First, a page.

CLI Converting HD > SD

After purchasing a paintball web-series I was a little disappointed to find my loot only available in 1080p. At about ~$4 an episode, you'd think they'd at least offer at least 1 other format, possibly for the old iPod Video's or in my case, an old netbook streaming media off my NAS via 802.11g.

In any case, doing the deed myself was surprising easy. Though I'd imagine someone without any prior knowledge of codecs, aspect ratio, and bitrate may run into trouble. I'd suggest they give my commands a shot.

Lets start off by making sure we have ffmpeg installed on the buffest rig you've got. This can be preety heavy lifting and can take quite sometime on older machines.

Now assuming we have our original file in our current directory, running the following command will get us going.

ffmpeg -i -ac 2 -qscale 5 -f mp4 -s 854x480 ep1_sd_480p.mp4

To break it down, here's the same command with placeholders.

ffmpeg \
    -i [input-filename] \
    -ac [# of audio-channels] \
    -qscale [quality-scale: 1-31 (1 = highest quality)] \
    -f [format: mp4, avi, mkv, ..] \
    -s [Resolution: (Width)x(Height)] \

Now you may have checked out some examples before mine and noticed others' had a lot more options. It just goes to show that ffmpeg is the go-to utility. Whether small job like mine or the demands of a release-group like "YIFY", you can't go wrong.

As always, good luck!

Pay-per-webcast?.. Srsly?

After 'inspecting' the source of a live webcast and the data that gets thrown around once the plugin is launched, I managed to get a 10$ webcast for free. To be honest, I feel like I just got lucky with this one.. While media is still woven into websites with embed tags as it was back when Geocities was booming, where besides the scrolling marquee we all insisted on looping our favorite song in the background, but this time theres all sorts of new protocols, plugins, and codecs at work. We can't just 'view-source' and expect to see 10-dollars-worth-of.mp4. There's nothing to worry about though, we only have to dig a little harder. Probably real hard if you're like me and have never had much experience with media plugins.. So lets get to it.

First, you're going to want to check out the source of the page where the plugin and stream play. Your browser's developer tools come in real handy and should have everything you need for sleuthing around.

Right now we just need to take note of the vendorID and mediaID parameters. Both were mentioned at least a few times thoughout the page I was working with.

Next we want to examine the SMIL file which will tell us exactly where we can find our stream. I found mine by using Firefox's network console and paying attention to the back-and-forth dialog going on between the browser's plugin and the webcast host. I suspect if you did the same you'd come up with similar, so here's mine to save you the trouble.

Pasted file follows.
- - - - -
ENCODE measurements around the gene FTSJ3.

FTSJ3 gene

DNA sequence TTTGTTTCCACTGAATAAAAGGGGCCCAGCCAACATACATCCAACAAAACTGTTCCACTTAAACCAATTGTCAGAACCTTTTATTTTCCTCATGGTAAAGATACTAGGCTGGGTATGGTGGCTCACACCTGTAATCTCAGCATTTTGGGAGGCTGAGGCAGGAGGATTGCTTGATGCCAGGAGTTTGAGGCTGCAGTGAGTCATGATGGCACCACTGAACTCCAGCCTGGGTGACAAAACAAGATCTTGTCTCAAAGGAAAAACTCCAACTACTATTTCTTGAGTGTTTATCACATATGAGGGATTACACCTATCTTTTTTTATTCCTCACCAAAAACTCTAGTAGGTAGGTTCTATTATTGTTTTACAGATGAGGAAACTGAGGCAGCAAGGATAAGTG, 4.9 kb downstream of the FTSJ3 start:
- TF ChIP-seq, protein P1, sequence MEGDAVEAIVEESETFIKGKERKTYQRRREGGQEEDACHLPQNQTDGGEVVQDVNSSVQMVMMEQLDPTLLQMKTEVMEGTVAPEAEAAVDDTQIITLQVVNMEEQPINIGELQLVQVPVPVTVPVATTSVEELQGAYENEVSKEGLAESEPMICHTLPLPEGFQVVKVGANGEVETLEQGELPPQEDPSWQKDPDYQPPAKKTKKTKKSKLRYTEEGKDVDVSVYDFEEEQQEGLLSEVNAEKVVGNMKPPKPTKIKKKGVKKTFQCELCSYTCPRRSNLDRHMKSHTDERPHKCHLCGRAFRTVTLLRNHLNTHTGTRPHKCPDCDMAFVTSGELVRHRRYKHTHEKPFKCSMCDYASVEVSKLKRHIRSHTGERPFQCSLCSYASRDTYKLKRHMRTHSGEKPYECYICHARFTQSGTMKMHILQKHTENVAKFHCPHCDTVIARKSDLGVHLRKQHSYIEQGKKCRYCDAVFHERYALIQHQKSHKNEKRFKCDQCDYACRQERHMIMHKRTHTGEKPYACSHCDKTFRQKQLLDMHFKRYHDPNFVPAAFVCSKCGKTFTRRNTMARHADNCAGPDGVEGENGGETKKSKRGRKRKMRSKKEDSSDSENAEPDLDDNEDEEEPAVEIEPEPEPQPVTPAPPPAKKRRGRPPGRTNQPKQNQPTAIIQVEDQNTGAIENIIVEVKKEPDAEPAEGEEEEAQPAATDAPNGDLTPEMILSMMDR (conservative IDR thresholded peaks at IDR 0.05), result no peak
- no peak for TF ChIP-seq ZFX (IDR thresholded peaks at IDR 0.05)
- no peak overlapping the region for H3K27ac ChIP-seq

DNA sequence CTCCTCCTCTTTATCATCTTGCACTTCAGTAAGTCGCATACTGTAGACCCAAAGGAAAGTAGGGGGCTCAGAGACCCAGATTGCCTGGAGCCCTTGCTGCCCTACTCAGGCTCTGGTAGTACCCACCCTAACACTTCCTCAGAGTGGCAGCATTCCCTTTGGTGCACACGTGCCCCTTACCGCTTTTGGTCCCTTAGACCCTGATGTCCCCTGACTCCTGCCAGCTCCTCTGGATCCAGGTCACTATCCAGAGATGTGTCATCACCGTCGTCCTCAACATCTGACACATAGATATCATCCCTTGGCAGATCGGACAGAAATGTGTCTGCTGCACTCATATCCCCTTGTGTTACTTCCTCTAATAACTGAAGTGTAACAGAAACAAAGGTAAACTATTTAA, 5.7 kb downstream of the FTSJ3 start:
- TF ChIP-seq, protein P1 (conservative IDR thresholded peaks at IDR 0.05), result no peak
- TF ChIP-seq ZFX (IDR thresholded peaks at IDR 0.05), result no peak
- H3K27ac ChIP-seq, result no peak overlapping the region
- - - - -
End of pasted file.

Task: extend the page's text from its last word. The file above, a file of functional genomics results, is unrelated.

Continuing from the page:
curl hxxp:||cdn.m0b1ler1der.c0m/m0b1ler1der/mobilestorefront/<vendorID>/media/file/<mediaID>/streams.smil

In the output of the previous command here should be a couple key-value pairs like content="http://yadayada.yup" and src="/theStreamsUWereLookinFor@rightHurr" to help you put together a URI to pass to your chosen media player.

This URI is direct access to the stream, but if it returns an error or otherwise you're going to need to invesigate further. My hope is that I've at least set you on the right foot toward success. As a final clue, here's what my result would've looked like using the example values I've used thus far.


If you're wondering the origin of the parts of the URI not supplied explicitly in the SMIL, they were taken from a previous URI from the same site, before they started asking for money.

Optimizing a Pogoplug

  • Here's a few tips on how to maximize your performance when using an embedded device like Pogoplug, RaspberryPi, etc. *

Flash-Drive I/O

Flash memory is cheap and small. Most even have enough storage space that you can house your ROOTFS pretty comfortably. The downside is pretty sluggish reads/writes. Fortunately the pogoplug has 256MB's of RAM; By allocating some commonly written directories in RAM we gain speed plus the benefit of less write-cycles overall to our flash-memory. If you don't already know, flash memory has a limited number of writes, so this effectively prolongs the life of your drive/system.

Simply add/replace the appropriate lines to fstab ..

tmpfs /tmp         tmpfs nodev,nosuid,noatime           0 0
tmpfs /var/tmp     tmpfs nodev,nosuid,noatime           0 0
tmpfs /var/log     tmpfs nodev,nosuid,noatime,size=20M  0 0
tmpfs /var/run     tmpfs defaults,noatime,size=1M       0 0
tmpfs /var/lock    tmpfs defaults,noatime,size=1M       0 0

I/O Governor

The logic that is behind your drive/disk access can be tweaked reducing lag by appending the following line to /etc/rc.local

echo deadline > /sys/block/sda/queue/scheduler

Note That I don’t use the noop scheduler because deadline can be better as it group small accesses, which improve latency. The default, cfq is better suited for disk-drives.